Monday, November 15, 2004

This (from The New York Times) was my favorite news story of the day. It says that the Teamsters' Central States Pension Fund was doing just fine back in the old days, when it was a slush fund for Jimmy Hoffa and invested heavily in Las Vegas casinos, but it's now in trouble, even though, under orders from the feds, it's been managed for year by the highly respectable likes of Morgan Stanley and Goldman Sachs.

Now, you might think the old style of Teamster investing was risky, but the fund stayed solvent. (Well, sure -- Vegas was a good inestment.) By contrast, the Wall Street fund managers who later stepped in put the money in "legitimate" investments such as, er, Russian banks.

A possible moral to the story: Fund managers aren't geniuses, even though they played geniuses on TV back in the '90s. Another possible moral: When you're gambling, the odds are always in the house's favor -- and the Central States fund is now the gambler, whereas in the past it was, in effect, the house. Something to keep in mind if you're rooting for Social Security privatization.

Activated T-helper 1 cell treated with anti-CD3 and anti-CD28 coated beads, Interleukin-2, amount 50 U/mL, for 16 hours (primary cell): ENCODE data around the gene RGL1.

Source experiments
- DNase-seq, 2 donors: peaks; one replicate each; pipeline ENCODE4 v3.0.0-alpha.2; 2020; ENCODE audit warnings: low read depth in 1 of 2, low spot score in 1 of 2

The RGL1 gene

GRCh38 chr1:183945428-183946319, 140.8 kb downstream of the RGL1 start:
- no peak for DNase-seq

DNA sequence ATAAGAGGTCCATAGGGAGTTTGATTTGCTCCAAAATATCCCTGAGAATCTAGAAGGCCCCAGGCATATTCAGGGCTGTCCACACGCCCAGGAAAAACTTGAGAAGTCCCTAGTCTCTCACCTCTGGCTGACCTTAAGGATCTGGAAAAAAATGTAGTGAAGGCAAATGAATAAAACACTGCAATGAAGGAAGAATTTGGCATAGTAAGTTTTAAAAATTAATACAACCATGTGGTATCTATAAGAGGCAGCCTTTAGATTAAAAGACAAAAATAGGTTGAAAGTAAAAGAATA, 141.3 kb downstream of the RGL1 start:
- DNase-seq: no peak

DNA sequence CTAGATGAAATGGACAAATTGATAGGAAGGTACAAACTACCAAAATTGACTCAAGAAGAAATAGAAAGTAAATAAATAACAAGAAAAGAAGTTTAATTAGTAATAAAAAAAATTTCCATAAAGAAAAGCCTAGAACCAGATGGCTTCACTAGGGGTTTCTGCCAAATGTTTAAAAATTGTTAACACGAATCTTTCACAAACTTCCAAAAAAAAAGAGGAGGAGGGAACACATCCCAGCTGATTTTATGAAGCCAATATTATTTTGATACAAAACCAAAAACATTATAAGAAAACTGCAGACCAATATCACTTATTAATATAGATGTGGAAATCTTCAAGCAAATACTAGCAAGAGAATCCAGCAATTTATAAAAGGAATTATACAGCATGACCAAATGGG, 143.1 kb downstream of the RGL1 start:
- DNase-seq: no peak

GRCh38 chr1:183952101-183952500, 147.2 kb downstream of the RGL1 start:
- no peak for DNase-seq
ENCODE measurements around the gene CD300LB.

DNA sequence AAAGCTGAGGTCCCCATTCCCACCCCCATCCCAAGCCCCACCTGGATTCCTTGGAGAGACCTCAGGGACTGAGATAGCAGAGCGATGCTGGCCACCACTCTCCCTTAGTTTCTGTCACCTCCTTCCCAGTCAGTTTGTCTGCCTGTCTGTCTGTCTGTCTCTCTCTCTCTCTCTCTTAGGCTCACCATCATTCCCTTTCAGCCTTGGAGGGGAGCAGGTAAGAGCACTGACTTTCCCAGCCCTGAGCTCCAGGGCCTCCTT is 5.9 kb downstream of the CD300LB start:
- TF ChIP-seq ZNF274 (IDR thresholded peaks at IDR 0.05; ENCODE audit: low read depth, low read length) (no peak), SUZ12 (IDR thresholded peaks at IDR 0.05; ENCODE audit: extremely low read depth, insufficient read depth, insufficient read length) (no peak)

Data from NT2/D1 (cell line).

(By the way, when the pension fund of the Western Conference of Teamsters went legit, it invested primarily in stodgy long-term Treasury bills and bonds -- investments with zero excitement but guaranteed payouts. The Western Conference fund is boring, but it's still solvent, according to the Times.)

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